NORTH KOREA NEWSLETTER NO. 75 (October 8, 2009) |
*** INTER-KOREAN RELATIONS
Inter-Korean Trade Down 24 Pct Amid Frozen Ties: Lawmaker
SEOUL (Yonhap) -- Trade and other commercial exchanges between the two Koreas fell more than 20 percent in the first eight months of 2009 from a year ago due to frayed inter-Korean relations, a lawmaker said on Oct. 3.
Trade in the January-August period came to US$923 million, down 24 percent from the $1.22 billion tallied in the same period last year, Rep. Noh Young-min of the main opposition Democratic Party said, citing a report he received from the Unification Ministry.
Inter-Korean trade, which stood at $1.06 billion in 2005, later climbed to $1.8 billion in 2008, but fell substantially after the conservative South Korean President Lee Myung-bak came to power last year, according to Noh.
Since Lee was sworn into office, the Seoul government has maintained a tougher stance on the North's nuclear program, halting state aid to the impoverished North.
Noh also pointed out that the accumulated deficit of 89 South Korean companies operating factories at a joint complex run in the North snowballed to $33.8 million following traffic restrictions imposed by the North last December.
The North lifted the cross-border traffic restriction just in September.
"It is imperative for the government to introduce measures to fundamentally resolve the current state of frozen relations," Noh said.
Currently, more than 100 South Korean firms operate with about 40,000 North Korean workers in the Kaesong complex, which was an outcome of the first inter-Korean summit between then South Korean President Kim Dae-jung and North Korean leader Kim Jong-il in 2000.
N. Korea Presses S. Korea Again for Return of 11 Alleged Defectors
SEOUL (Yonhap) -- North Korea on Oct. 5 again demanded the return of 11 of its citizens who sailed to South Korea four days prior in an apparent defection attempt, but Seoul reaffirmed it will allow them to stay.
The North Koreans -- six women and five men -- were found drifting off South Korea's east coast on Oct. 1 aboard a 3-ton wooden boat and are now undergoing interrogation by South Korean authorities.
Seoul's Unification Ministry, in charge of inter-Korean relations, said all of the North Koreans expressed their desire to seek asylum in the South, denying some media reports that two of them were undecided.
The Oct. 5 fax message from the North was its third to press for their repatriation. The ministry responded a day ago, saying the North Koreans were defectors and it was willing to go through a procedure for the North to confirm their intentions firsthand.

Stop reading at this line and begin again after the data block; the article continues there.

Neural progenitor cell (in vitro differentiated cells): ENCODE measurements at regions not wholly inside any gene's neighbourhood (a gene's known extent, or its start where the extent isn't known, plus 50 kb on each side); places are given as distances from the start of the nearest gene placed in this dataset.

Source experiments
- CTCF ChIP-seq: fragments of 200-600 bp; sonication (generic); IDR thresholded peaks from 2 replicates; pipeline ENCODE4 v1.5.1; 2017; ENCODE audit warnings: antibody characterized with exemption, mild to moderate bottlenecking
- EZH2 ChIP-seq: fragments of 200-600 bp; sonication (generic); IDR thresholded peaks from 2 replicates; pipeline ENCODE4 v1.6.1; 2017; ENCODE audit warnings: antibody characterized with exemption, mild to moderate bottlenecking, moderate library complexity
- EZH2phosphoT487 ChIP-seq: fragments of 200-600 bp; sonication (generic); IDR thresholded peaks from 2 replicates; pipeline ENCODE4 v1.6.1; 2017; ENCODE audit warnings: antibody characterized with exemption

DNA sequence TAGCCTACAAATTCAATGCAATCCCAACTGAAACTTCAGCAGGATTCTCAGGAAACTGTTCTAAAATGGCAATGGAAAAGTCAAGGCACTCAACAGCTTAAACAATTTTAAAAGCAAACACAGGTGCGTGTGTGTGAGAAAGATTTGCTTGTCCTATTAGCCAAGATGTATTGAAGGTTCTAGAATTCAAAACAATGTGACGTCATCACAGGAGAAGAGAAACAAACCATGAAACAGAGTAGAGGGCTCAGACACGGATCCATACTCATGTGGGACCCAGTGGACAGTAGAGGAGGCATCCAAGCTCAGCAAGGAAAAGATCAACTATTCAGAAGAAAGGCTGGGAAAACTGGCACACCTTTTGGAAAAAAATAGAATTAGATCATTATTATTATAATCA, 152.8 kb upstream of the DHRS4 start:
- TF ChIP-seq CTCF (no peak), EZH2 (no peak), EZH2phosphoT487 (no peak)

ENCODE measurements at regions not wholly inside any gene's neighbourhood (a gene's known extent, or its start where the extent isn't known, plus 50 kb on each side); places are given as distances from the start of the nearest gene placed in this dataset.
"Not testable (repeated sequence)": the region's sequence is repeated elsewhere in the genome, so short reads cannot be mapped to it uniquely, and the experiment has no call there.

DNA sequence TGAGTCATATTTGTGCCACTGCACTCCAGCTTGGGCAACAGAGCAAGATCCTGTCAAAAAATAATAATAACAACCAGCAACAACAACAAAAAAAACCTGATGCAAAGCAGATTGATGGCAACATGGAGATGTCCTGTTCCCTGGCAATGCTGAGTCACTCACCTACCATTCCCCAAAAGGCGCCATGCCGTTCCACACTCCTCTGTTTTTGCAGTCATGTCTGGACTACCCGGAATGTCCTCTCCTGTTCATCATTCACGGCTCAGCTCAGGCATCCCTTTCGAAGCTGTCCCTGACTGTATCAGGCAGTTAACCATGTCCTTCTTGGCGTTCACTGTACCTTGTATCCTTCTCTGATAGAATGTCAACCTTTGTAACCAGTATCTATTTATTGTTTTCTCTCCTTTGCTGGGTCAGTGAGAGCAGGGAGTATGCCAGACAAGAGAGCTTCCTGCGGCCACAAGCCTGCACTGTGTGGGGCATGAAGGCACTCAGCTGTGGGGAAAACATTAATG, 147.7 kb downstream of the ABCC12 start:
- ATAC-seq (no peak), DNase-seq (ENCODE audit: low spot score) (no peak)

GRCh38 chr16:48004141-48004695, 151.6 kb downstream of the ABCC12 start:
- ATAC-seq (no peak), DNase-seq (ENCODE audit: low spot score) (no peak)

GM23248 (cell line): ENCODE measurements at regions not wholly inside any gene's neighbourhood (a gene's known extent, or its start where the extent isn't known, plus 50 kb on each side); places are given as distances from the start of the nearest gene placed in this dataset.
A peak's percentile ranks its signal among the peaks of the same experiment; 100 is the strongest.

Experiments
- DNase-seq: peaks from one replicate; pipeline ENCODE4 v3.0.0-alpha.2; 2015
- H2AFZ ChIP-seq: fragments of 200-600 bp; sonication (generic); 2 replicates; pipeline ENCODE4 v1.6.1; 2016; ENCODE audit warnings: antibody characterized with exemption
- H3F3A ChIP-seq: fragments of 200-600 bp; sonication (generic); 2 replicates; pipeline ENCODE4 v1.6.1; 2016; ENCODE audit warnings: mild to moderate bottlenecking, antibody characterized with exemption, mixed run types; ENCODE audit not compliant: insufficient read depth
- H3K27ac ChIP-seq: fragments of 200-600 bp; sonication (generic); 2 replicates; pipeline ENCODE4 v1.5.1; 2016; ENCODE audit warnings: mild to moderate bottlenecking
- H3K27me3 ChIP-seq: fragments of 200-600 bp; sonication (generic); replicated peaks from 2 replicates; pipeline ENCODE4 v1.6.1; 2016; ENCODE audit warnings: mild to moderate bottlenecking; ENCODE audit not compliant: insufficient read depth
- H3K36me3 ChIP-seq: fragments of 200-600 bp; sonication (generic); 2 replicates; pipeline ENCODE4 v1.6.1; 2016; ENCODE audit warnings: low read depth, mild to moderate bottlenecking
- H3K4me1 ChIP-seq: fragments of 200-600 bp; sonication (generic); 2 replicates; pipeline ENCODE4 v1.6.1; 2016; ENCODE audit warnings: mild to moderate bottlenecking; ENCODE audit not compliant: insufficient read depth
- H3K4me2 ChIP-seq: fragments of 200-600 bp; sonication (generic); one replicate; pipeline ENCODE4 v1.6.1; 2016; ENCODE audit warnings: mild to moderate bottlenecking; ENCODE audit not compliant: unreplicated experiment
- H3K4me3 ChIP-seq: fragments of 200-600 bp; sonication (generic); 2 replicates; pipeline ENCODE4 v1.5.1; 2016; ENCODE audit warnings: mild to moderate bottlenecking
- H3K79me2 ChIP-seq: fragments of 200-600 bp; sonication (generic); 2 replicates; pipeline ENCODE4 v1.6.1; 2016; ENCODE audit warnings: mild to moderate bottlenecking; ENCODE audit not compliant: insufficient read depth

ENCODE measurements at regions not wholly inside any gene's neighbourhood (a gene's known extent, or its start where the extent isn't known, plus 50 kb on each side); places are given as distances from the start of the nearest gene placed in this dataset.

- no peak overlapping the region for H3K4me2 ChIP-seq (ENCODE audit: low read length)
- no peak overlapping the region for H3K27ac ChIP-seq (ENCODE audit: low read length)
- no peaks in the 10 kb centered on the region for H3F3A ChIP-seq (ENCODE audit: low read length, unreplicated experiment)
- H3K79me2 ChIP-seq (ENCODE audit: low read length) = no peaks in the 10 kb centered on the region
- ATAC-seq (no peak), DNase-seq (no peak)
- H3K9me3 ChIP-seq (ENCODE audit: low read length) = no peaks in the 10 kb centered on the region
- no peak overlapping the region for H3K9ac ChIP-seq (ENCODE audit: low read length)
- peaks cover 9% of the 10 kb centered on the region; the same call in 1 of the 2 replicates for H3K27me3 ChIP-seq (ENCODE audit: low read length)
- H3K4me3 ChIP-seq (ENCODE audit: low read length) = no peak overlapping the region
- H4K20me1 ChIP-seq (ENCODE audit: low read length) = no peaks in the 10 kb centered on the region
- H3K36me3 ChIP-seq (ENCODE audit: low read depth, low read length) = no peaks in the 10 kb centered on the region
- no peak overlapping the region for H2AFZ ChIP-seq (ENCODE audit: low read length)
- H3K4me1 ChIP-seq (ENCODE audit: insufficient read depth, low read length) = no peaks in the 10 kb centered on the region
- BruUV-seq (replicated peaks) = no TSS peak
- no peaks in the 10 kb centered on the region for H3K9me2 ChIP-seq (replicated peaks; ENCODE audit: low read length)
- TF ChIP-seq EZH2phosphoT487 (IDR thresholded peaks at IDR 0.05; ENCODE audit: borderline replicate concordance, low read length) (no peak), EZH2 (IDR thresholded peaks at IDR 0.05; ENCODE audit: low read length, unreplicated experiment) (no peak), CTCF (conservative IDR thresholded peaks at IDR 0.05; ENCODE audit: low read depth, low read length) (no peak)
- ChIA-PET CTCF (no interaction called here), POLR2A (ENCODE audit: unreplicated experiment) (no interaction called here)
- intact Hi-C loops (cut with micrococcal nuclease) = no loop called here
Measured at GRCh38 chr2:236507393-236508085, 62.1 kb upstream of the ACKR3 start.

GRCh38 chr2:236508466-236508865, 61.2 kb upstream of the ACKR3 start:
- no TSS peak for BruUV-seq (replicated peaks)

Ministry spokeswoman Lee Jong-joo said she expected Seoul to send another message to the North on Oct. 6, but "that will be only to reaffirm its position." The North usually issues repeated messages in such cases, she added.
The ministry did not disclose what North Korea said in its messages.
The alleged defections occurred at a sensitive time, as North Korea was reaching out to improve ties with South Korea's conservative government. In a major sign of thawing relations, the Koreas held reunions for families separated by the 1950-53 Korean War from Sept. 26 to Oct. 1, the first such event in nearly two years.
Investigators earlier said the North Koreans departed from Kimchaek, a port on the North's east coast, on the night of Sept. 27 and sailed as far as 250km southeast into international waters to avoid the North's radar.
Most North Koreans defect to South Korea via China. Defections through the tightly guarded inter-Korean sea and land borders are rare.
More than 16,000 North Koreans have defected since the end of the 1950-53 Korean War.
Seoul Corrects Name Spelling of North's Heir-Apparent
SEOUL (Yonhap) -- The South Korean government acknowledged on Oct. 6 that it erred in the Korean spelling of the name of North Korea's heir-apparent, Kim Jong-un. Officials clarified that his given name is pronounced "jeong-eun," not "jeong-un" (rhymes with "moon").
The romanization, Jong-un, will remain the same.
Information about North Korea's ruling family is scarce in the outside world, even in South Korea. The junior Kim, believed to be 25, is reportedly being groomed to succeed his father, Kim Jong-il, 67. His heir status has yet to be officially announced.
Lee Jong-joo, spokeswoman for Seoul's Unification Ministry, said the government has made the Korean spelling change in all of its internal documents in September.
"We initially thought it was 'jeong-un' (in the Korean spelling), but it has been altered, based on intelligence information," Lee said.
Last month, the National Intelligence Service, Seoul's spy agency, reported to the National Assembly intelligence committee that it had acquired information that the heir's name should be spelled "jeong-eun," not "jeong-un," under Korean phonetic rules.
His Korean name also appeared in a North Korean propaganda poster that was posted on Yahoo's flickr.com by a Taiwanese photographer last month.
According to North Korea's romanization, which is based on the McCune-Reischauer system, the Korean phonetics of "eu" and "u" are identically represented as "u" in English. By the same system, "eo" and "o" are both represented as "o."